study up! the basics of growing great tomatoes

Cellpack of young tomato seedlings ready for transplant.
IT’S TOMATO TIME HERE: time to plant out the seedlings, and therefore a perfect moment to review the particulars of growing this favorite crop: Are bigger seedlings really better? Determinate or indeterminate; hybrid or heirloom? How deep do you plant them in the garden? When and what to feed? All this and more, in my Tomato-Growing FAQ (and if you’re farther along, and seeing issues like spotted or yellowing leaves, review this Tomato-Troubles FAQ page, too). So study up: We’ll be having a quiz later. (Kidding. Happy holiday weekend, and may juicy tomatoes be in all our futures.)

  1. Stacy M says:

    I can’t wait for a wonderful fresh tomato! This year I have Yellow Pear Cherry tomatoes, Pineapple tomatoes, and some red ones that World Vision sent me for having a sponsor child.

    I just hear about Current tomatoes, have you ever grown them? I think they look really neat!!

  2. Catherine says:

    I can hardly wait for a ‘real’ tomato. I think tomatoes are masochistic… our best year was the one the cows got out and trampled them. Since then, I am mean to them… I verbally berate them, and occasionally slap them. They love it! :-)

  3. Dee says:

    Catherine, thank you so much! That’s one thing I haven’t tried, here in the land of drought and blight and spotted wilt (northeastern North Carolina). I’m going outside to cuss my ‘maters right now.

  4. Tomatoes have been happily in the ground for a while here. We have nearly 30 plants growing this year. Cages are out of the question (due to room and cost). i have staked them but do you have any better ideas that you can share Margaret??


    P.S – wish I had been in Sharon Springs to meet you – I hope you had great fun.

  5. joshua werber says:

    When you speak, they listen. This weekend I was delighted to see ‘Juliette’ at Hicks nursery on Long Island. Thanks for the suggestion!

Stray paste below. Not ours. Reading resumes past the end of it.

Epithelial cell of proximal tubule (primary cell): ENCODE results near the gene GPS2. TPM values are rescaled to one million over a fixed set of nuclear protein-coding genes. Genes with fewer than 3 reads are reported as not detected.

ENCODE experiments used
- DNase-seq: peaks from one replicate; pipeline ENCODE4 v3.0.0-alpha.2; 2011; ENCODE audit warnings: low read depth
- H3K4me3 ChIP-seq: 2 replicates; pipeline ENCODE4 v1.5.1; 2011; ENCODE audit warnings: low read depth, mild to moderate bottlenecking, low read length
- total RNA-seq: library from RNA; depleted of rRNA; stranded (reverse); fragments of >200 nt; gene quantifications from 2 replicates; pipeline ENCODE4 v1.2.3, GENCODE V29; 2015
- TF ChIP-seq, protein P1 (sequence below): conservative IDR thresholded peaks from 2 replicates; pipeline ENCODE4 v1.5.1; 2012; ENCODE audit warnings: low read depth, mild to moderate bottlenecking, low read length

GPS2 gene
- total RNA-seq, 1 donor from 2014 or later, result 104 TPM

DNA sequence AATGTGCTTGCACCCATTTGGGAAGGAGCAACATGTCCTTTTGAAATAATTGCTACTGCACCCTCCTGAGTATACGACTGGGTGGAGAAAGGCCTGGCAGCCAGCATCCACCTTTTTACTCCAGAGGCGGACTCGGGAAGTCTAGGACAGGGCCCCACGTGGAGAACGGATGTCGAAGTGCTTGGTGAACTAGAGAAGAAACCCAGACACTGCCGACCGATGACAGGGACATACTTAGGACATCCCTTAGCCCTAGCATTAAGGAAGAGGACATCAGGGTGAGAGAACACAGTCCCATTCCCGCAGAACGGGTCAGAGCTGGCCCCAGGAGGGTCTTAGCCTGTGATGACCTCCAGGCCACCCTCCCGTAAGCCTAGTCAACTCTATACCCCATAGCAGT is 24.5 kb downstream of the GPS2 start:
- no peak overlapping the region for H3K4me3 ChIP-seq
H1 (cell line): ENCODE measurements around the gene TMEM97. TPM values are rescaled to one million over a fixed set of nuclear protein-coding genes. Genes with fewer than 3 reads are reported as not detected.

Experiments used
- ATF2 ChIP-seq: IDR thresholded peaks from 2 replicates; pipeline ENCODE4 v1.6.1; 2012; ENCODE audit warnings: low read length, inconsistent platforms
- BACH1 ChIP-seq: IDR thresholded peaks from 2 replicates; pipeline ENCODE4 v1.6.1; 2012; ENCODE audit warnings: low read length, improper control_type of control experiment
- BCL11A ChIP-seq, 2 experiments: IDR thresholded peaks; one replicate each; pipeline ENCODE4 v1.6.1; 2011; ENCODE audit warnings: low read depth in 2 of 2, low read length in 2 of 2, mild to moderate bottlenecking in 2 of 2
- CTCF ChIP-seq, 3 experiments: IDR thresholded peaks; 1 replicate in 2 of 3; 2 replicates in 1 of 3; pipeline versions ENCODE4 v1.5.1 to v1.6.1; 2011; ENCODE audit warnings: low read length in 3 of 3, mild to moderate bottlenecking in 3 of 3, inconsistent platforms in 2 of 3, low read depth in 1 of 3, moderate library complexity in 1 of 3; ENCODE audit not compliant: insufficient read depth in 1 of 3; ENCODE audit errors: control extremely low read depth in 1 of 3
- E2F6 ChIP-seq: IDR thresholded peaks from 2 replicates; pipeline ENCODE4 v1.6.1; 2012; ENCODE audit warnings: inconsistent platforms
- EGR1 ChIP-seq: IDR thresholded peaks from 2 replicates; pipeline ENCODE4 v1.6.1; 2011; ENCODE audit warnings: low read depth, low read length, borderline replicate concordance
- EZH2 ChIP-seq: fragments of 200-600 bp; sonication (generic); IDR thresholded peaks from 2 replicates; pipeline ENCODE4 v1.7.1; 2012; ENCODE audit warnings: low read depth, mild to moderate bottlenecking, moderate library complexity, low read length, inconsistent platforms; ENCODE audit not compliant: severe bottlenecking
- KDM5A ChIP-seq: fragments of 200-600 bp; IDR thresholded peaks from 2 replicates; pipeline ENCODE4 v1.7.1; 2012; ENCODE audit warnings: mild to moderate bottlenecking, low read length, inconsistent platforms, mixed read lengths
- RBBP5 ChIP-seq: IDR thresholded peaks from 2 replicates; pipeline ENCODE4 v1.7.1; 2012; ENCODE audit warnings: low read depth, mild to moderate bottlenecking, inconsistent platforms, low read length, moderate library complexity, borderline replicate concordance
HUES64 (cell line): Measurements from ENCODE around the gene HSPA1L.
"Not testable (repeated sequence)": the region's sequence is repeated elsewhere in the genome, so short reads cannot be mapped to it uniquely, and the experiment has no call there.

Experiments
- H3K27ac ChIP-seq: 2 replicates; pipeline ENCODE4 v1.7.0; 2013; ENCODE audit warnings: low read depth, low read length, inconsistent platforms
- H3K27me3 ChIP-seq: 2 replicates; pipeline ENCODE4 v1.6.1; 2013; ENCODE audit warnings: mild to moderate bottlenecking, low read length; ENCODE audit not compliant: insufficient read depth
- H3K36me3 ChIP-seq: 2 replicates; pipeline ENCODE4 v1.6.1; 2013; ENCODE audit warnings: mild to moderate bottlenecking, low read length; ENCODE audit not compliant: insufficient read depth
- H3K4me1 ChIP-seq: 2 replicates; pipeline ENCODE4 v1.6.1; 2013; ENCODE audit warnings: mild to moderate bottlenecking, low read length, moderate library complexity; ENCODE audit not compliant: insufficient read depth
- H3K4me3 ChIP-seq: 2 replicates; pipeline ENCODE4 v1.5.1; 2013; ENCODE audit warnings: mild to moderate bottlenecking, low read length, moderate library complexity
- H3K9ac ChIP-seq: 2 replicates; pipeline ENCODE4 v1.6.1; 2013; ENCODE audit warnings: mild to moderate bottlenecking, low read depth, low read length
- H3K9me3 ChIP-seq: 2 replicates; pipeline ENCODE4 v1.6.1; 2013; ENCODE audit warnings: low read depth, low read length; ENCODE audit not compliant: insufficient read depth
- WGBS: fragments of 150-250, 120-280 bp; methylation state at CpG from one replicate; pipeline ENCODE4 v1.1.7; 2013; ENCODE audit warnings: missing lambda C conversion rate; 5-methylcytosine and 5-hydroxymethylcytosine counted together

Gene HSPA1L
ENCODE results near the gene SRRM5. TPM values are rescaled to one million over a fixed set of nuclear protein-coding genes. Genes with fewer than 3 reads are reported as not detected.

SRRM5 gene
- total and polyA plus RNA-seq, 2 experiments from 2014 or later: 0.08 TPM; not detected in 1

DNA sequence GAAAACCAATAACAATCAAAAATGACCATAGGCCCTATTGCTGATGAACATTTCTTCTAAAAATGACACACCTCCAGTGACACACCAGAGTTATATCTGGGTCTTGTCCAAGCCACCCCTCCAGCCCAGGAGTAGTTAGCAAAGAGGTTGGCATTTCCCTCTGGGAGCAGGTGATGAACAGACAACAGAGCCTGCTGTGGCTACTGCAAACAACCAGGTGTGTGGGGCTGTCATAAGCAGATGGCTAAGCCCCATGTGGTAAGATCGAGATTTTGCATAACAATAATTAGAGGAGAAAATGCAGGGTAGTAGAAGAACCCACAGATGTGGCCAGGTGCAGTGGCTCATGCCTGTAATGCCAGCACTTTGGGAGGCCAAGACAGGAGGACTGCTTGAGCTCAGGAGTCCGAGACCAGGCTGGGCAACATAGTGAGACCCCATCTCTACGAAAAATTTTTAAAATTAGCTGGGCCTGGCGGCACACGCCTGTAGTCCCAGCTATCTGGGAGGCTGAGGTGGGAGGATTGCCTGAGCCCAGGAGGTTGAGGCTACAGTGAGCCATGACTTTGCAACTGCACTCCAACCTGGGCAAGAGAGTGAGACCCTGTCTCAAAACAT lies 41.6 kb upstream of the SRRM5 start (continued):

6. Adam says:

    As an alternative to staking or caging tomatoes, I use a support system similar to a tent structure. 1 tomato plant at or near each diagonal (about 45 degrees) support going up to a central backbone type support. I then string twine between the diagonal supports. The tomatoes grow up the supports sideways with only a little assistance needed.

    1. Margaret says:

      Welcome, Adam. A good system idea — I keep thinking I’d love to be more creative like that. Thank you, and see you soon!

  7. Cas says:

    Margaret, I love your tomato-growing tips! I just found your blog, but I’ll be back for sure. I have a small container garden and I need all the advice I can get. Thanks for putting together such great information!

  8. Jack says:

    I stopped buying tomatoe seedlings. Just waited till they sprung up from the compost heap and then replanted them in a suitable position…….You don’t know what you’ve got till it’s grown!

  9. Jack says:

    Hi Margaret, thanks for pointing out the potential problems with free seedlings. Although have had no issues in the past, have read your other posts and am better informed so will heed your advice. Tks.

  10. Spencer Drew says:

    This year I had some wonderful tomatoes! I did Roma, and they were great! I use The Garden Master’s Bucket Garden System. I don’t think I’ll ever go back to “in ground” gardening.

  11. I have made the mistake in the past of providing too much of a nutrient rich soil and have had nice shrubby plants but little fruit. I discovered that less fertilizer means more tomatoes. Water is the most important element!

  12. Roger Giovinazzo says:

    that comment up at the top from Catherine cracked me up! I was caught up in the you tube vortex the other day and came across a guy telling us to “spank our tomatoes”. I got nervous where that was leading and quit watching—(:

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